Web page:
Thumbnail Image

An economic evaluation of the use of herbicides in hill country pasture renovation in New Zealand : a thesis submitted in partial fulfilment of the requirements for the degree of Master of Agricultural Science

Andersen, Colin J.
Fields of Research
ANZSRC::070106 Farm Management, Rural Management and Agribusiness , ANZSRC::070107 Farming Systems Research , ANZSRC::140201 Agricultural Economics , ANZSRC::079902 Fertilisers and Agrochemicals (incl. Application)
Non-arable New Zealand hill country pasture is characterised by a high proportion of low fertility grasses and weeds. This places limitations on their productive capacity. Aerial oversowing and topdressing has improved the carrying capacity of this pasture without significantly altering pasture composition. This is due largely to the competitiveness of browntop (Agrostis Tenuous) against introduced "improved" grasses and clovers. The use of herbicides to effect a total vegetation kill prior to oversowing and topdressing is investigated. The case study farm, located in Wairoa hill country, provided the application of this technique. An attempt was made to determine the optimum stocking rate on the case study farm to aid extrapolation to other areas. Average and top farm models were established to represent the response of these groups to herbicide pasture renovation in the Gisborne/Wairoa hill country region. Economic evaluation of the case study farm revealed its herbicide development programme was profitable. A comparison of the relative profitability of herbicide pasture renovation and conventional oversowing and topdressing was conducted for average and top representative farms. Conventional oversowing and topdressing was shown to be profitable, in the current market circumstances (as at January 1987), for average farms achieving a 5.0 stock unit gain per hectare at real discount rates of up to 8.53. The corresponding gain achieved from the herbicide pasture renovation techniques of 6.0 stock units per hectare was profitable for average farms at real discount rates of up to 9.03. Top farms consistently achieved returns which compare favourably with present real interest rates (103) for both techniques. At real discount rates of less than 11.03 the herbicide pasture renovation technique is more profitable than conventional oversowing and topdressing. Likely movements in the exchange rate should see product price increases of at least 153. This would permit profitable herbicide pasture renovation for average farms with gains as low as 3.5 stock units per hectare at a real discount rate of 5.03. Factors which have a significant influence on the investment returns are the speed of development, interest rates, herbicide prices, stocking rate and standard of management. Top farms show a significant margin of profitability over average farms with both pasture renovation techniques. These results were extrapolated to soil groups with similar farming environments, potential carrying capacities, maintenance fertiliser inputs and management systems. A total area of 1.97 million hectares of New Zealand hill country was considered likely to effect a similar response to herbicide pasture renovation. Provided conventional oversowing and topdressing is economic in these areas then herbicide pasture renovation should be the more profitable technique.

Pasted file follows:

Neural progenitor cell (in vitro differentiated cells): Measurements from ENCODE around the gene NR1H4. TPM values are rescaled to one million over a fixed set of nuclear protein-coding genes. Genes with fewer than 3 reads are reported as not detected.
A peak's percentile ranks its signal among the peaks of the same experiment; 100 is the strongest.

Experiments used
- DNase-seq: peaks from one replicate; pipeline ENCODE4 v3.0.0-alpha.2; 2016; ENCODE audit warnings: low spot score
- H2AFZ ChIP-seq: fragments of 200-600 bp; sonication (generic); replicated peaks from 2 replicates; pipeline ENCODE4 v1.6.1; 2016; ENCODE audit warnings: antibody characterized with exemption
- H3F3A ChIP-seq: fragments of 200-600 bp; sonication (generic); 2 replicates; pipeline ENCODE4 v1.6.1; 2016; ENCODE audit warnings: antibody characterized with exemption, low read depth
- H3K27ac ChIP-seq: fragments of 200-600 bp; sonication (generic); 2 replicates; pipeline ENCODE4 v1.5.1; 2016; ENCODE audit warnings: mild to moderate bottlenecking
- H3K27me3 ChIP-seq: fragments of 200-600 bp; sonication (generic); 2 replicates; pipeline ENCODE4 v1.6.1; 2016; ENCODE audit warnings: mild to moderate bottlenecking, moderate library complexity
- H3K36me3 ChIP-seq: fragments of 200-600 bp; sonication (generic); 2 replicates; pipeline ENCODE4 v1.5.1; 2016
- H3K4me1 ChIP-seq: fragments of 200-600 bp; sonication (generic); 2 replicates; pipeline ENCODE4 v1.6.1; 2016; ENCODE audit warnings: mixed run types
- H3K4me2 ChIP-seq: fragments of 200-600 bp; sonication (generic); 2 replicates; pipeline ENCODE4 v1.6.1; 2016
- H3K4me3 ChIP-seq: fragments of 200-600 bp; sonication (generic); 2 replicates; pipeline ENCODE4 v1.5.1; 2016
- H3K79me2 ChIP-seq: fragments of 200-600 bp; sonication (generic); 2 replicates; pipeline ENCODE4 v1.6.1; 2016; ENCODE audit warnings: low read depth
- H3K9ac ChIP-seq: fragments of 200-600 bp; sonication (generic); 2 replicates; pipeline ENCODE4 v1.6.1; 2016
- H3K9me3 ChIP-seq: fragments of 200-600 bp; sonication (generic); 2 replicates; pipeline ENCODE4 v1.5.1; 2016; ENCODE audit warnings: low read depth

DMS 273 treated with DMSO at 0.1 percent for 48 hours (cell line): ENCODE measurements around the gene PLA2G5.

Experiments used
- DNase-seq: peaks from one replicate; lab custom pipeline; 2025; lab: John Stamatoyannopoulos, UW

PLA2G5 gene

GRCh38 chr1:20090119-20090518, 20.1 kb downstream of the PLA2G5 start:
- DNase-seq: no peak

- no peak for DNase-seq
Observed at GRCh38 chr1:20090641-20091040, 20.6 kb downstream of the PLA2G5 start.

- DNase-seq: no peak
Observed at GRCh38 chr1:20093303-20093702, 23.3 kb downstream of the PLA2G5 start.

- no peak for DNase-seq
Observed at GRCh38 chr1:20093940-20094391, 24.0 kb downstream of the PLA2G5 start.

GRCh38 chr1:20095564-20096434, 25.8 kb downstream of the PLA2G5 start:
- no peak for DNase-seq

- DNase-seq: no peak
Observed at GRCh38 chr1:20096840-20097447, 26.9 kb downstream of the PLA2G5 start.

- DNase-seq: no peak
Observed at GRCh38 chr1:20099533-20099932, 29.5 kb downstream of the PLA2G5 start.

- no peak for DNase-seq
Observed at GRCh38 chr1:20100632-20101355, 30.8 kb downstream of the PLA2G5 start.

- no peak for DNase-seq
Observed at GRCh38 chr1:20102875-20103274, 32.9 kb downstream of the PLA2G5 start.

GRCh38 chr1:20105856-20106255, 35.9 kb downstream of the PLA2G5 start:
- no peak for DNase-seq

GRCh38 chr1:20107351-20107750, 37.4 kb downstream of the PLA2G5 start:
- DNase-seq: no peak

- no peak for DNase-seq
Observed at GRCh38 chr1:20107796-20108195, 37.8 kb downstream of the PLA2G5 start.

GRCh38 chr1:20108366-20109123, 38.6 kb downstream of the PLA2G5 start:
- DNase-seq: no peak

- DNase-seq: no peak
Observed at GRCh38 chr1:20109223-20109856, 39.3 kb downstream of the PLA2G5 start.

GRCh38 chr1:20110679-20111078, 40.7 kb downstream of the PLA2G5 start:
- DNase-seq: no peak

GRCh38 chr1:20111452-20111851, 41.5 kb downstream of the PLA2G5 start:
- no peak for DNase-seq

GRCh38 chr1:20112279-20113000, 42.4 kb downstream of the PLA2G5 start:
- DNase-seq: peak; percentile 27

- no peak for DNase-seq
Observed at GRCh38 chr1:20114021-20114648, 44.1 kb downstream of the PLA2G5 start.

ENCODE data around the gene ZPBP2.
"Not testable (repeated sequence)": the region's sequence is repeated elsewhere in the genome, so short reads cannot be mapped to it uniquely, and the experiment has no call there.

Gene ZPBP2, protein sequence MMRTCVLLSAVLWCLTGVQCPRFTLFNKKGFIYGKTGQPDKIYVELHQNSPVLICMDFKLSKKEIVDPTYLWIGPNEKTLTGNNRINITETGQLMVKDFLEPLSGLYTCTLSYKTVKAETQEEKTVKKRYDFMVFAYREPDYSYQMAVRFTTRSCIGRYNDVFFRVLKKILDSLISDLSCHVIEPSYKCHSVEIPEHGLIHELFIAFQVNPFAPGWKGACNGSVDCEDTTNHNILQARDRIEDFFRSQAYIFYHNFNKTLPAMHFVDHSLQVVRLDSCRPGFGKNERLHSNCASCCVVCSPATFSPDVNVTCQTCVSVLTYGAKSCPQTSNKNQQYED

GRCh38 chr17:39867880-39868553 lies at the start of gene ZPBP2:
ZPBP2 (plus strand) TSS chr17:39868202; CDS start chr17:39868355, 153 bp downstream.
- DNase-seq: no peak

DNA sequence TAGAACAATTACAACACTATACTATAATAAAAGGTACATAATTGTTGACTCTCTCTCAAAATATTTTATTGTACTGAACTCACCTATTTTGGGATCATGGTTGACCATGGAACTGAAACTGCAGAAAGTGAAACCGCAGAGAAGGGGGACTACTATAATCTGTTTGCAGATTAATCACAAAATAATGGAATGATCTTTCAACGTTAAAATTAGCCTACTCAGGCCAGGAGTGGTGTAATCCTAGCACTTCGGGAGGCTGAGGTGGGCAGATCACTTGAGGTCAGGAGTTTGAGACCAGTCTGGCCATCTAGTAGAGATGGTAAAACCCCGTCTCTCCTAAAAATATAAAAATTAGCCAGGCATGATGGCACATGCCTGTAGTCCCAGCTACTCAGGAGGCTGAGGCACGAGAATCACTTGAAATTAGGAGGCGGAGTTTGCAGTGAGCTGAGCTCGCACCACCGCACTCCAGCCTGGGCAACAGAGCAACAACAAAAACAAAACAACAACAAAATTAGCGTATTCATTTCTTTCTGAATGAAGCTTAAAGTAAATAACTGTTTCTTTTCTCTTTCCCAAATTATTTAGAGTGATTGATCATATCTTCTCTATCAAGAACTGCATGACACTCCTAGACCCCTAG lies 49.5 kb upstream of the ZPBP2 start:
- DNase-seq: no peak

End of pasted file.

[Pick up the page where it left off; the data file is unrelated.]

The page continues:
Source DOI
Creative Commons Rights
Access Rights
Digital thesis can be viewed by current staff and students of Lincoln University only. If you are the author of this item, please contact us if you wish to discuss making the full text publicly available.